Info : J-Link max mem block 22664
    Info : J-Link configuration
    Info : USB-Address: 0x0
    Info : Kickstart power on JTAG-pin 19: 0xffffffff
    Info : Vref = 3.335 TCK = 1 TDI = 0 TDO = 0 TMS = 0 SRST = 1 TRST = 1
    Info : J-Link JTAG Interface ready
    Info : clock speed 1000 kHz
    Info : TAP esp8266.cpu does not have IDCODE
    Info : halted: PC: 0x40003b53
    Info : debug cause: 0x20
    Info : accepting ‘gdb’ connection on tcp/3333
    Error: JTAG scan chain interrogation failed: all zeroes
    Error: Check JTAG interface, timings, target power, etc.
    Error: Trying to use configured scan chain anyway…
    Error: esp8266.cpu: IR capture error; saw 0x00 not 0x01
    Warn : Bypassing JTAG setup events due to errors
    Warn : xtensa_deassert_reset: ‘reset halt’ is not supported for Xtensa. Have halted some time after resetting (not the same thin
    g!)
    target state: halted
    Info : halted: PC: 0x4000dd38
    Info : debug cause: 0x20
    Info : halted: PC: 0x4000dd3b
    Info : debug cause: 0x1
    Info : halted: PC: 0x4010013c
    Info : debug cause: 0x8
    Info : halted: PC: 0x4010013c
    Info : debug cause: 0x8
    Info : halted: PC: 0x4010013c
    Info : debug cause: 0x8
    Info : halted: PC: 0x4010013c
    Info : debug cause: 0x8
    Info : halted: PC: 0x4010013c
    Info : debug cause: 0x8
    Info : halted: PC: 0x4010013c
    Info : debug cause: 0x8
    Info : halted: PC: 0x4010013c
    Info : debug cause: 0x8
    Interrupt suppression during single-stepping is now enabled
    Watchdog feeding during stops is now enabled
    Info : halted: PC: 0x40100004
    Info : debug cause: 0x2

    And this in this GDB Session Window:

    Your VisualGDB trial expires in 23 days!
    C:\SysGCC\esp8266\bin\xtensa-lx106-elf-gdb.exe –interpreter mi C:\workspace\Segger3\VisualGDB\Debug\Segger3
    Warning: could not set a breakpoint on main. ‘Step into new instance’ will not work.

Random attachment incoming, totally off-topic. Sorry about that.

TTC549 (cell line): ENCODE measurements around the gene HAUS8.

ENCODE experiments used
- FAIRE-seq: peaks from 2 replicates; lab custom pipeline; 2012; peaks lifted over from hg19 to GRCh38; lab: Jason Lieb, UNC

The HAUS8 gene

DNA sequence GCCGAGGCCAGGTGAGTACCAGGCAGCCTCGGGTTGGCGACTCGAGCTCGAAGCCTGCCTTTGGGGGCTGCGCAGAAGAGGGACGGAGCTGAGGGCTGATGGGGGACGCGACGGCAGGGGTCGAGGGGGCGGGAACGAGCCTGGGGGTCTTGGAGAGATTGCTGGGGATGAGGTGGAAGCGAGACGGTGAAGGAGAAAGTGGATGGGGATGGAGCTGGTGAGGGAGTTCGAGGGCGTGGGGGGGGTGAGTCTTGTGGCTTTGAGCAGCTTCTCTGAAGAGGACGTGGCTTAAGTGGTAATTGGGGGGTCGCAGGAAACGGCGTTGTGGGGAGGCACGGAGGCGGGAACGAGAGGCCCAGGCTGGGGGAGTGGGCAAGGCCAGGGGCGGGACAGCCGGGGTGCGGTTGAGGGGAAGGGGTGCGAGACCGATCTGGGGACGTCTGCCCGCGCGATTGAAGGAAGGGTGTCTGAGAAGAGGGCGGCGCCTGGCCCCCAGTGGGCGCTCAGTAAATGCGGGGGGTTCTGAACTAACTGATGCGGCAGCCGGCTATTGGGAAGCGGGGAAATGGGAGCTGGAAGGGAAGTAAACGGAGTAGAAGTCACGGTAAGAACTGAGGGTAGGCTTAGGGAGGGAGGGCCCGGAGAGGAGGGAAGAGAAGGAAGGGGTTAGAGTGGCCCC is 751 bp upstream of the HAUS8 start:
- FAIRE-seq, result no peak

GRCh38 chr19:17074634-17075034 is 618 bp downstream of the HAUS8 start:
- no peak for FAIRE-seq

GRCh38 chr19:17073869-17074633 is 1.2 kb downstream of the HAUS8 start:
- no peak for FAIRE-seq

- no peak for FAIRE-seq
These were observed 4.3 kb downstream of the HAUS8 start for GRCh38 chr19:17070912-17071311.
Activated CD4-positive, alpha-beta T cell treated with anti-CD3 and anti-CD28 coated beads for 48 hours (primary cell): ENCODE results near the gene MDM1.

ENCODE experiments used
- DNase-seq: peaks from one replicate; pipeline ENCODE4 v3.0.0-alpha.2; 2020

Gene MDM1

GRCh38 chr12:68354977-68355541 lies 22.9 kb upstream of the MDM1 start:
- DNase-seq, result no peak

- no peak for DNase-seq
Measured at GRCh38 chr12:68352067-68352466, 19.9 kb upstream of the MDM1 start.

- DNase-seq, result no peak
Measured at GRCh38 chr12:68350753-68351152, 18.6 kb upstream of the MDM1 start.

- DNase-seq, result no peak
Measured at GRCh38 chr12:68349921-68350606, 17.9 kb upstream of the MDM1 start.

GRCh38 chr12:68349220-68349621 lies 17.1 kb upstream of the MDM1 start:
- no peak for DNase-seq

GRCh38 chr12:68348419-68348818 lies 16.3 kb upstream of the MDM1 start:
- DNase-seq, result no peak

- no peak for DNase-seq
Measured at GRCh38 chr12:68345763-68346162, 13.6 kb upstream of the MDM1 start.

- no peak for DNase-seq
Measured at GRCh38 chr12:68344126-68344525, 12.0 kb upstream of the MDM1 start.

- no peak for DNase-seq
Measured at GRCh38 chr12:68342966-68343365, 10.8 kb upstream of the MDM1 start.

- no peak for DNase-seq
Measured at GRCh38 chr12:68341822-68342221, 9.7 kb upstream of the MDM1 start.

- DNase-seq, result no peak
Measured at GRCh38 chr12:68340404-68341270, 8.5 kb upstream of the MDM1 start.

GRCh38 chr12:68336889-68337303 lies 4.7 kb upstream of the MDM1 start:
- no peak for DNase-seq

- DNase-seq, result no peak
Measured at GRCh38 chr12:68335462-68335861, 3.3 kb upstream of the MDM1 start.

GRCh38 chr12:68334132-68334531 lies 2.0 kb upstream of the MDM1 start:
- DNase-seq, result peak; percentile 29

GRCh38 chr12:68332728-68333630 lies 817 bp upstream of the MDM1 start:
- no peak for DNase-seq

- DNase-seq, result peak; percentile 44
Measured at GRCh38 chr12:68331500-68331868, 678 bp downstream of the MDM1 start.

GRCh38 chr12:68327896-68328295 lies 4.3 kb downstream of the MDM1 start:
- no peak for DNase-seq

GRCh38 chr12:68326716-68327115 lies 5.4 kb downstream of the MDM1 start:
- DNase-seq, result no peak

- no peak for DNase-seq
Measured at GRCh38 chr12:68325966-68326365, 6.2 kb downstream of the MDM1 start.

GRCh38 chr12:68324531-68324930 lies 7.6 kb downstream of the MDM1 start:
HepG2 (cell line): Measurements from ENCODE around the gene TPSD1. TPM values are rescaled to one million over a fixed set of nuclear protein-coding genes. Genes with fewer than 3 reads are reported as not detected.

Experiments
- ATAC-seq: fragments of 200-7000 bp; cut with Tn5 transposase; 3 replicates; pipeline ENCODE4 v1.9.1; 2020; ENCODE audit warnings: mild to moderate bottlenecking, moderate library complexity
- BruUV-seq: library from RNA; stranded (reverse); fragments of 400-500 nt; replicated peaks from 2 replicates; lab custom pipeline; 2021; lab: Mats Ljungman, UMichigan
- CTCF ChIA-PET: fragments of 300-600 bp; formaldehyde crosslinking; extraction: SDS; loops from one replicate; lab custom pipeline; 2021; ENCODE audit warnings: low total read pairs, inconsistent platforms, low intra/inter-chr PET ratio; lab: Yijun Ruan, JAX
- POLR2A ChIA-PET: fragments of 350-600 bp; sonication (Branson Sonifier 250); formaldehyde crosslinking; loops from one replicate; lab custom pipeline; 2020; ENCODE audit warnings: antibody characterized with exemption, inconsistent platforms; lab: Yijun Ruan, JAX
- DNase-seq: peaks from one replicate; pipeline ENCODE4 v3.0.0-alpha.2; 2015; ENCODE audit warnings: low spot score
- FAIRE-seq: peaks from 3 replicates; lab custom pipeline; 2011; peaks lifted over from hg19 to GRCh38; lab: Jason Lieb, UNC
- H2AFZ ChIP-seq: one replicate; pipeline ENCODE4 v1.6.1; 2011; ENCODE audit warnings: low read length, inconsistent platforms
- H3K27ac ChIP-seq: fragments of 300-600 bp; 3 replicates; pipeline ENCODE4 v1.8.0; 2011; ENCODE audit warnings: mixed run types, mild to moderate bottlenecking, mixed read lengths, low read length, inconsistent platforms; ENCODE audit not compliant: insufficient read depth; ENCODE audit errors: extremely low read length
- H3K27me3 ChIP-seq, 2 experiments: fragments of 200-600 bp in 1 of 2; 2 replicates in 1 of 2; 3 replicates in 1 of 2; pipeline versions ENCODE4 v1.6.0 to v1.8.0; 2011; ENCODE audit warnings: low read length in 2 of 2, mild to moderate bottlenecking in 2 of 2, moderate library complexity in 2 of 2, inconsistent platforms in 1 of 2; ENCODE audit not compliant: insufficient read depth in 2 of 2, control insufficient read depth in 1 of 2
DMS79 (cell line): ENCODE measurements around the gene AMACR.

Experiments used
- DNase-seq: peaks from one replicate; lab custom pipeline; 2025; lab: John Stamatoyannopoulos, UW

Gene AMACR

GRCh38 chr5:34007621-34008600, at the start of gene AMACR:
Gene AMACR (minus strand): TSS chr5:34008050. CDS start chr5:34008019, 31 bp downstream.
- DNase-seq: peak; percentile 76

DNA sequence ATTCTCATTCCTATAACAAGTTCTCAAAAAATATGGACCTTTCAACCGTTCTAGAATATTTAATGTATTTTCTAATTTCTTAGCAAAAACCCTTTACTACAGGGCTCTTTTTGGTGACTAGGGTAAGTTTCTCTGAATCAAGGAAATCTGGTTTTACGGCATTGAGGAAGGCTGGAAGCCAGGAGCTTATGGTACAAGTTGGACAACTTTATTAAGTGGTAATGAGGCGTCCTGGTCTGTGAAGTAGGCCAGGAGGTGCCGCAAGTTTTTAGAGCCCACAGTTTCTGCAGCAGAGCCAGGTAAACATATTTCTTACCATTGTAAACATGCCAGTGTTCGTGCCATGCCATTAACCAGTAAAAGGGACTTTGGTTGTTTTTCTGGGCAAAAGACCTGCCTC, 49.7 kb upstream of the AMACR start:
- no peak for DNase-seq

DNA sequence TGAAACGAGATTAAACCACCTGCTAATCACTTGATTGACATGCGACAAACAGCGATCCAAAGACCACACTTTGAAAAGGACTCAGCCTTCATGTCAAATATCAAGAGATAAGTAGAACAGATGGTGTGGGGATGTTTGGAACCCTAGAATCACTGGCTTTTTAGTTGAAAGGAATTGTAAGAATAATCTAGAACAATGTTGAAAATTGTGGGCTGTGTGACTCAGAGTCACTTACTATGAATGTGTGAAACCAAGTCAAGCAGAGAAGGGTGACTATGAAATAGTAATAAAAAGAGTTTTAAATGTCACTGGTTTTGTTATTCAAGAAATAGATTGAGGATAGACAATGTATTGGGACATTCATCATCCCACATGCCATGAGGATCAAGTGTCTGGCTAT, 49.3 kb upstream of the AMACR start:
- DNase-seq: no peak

Loaded image in 17142 ms
    Cannot resolve the address of _estack. Skipping stack pointer validity check.

    And sure enough, I am unable to stop at breakpoints.

    It appears the main problem is that I still am not using the xtensa-lx toolchain, eh?

    Any suggestions?

    Thanks.

    #10144

    support
    Keymaster

    Hi,

    The “Error: JTAG scan chain interrogation failed” error usually indicates wiring problems. Please double-check your connections. If this does not help, please try using exactly the same hardware and layout as shown in one of our tutorials.

    #10145

    gojimmypi
    Participant

    thanks for your reply. What about the issue of  <span style=”font-family: Thread-0000079c-Id-00000082;”>C:\SysGCC\esp8266</span>  vs <span style=”font-family: Thread-0000079c-Id-00000082;”>C:\SysGCC\xtensa-lx 106-elf ? </span>How can I determine if I’m using the correct toolchain?  (I don’t have the xtensa-lx 106-elf  in the dropdown, even after manually installing the esp8266-gcc5.2.0-r9.exe toolchain download)

    Unfortunately I don’t have an Olimex ESP8266-EVB board – however I’ve used the references for that ESP8266 to connect to my NodeMCU equivalent pins.  See:

    https://twitter.com/gojimmypi/status/822571682544185344

    btw – given that warning  “if you are using OpenOCD instead of xt-ocd, connect the reset signal to JTAG20 pin 3, not pin 15” – please note I am using pin 3.

    thanks again for your help 🙂

    #10151

    support
    Keymaster

    Hi,

    You are using the correct toolchain. xtensa-lx-106 is the CPU architecture for ESP8266 (like ARM would be for STM32). The ESP8266 toolchain can be installed either in esp8266 folder or the xtensa-lx-106-elf folder depending on which installer you use.

    Regarding the wiring, from our experience with ESP8266 and ESP32 the chip has great features, but it’s extremely flimsy. Same setup may work on one board and randomly break on another one; sometimes a board works for some time and then randomly dies; sometimes doing a full erase helps, sometimes it does not.

    It also looks like the Olimex boards are more reliable than the original ESP-XX modules and NodeMCU. So our advice would be to get it working on the Olimex one to rule out problems with JTAG cable, JTAG debugger and software bugs and then try the same setup on NodeMCU. We understand this is a big inconvenience, but unfortunately the ESP8266/ESP32 devices are still very fresh and not very reliable.

    #10205

    gojimmypi
    Participant

    Hello.

    Well I ordered an Olimex ARM-USB-OCD-H to try instead of the Segger, and while at it I also took your advice and ordered an Olimex ESP8266-EVB. I’ve spent all day trying to get the JTAG debugging working, with no success. I am able to get GDB debugging working via the serial pins, but not JTAG.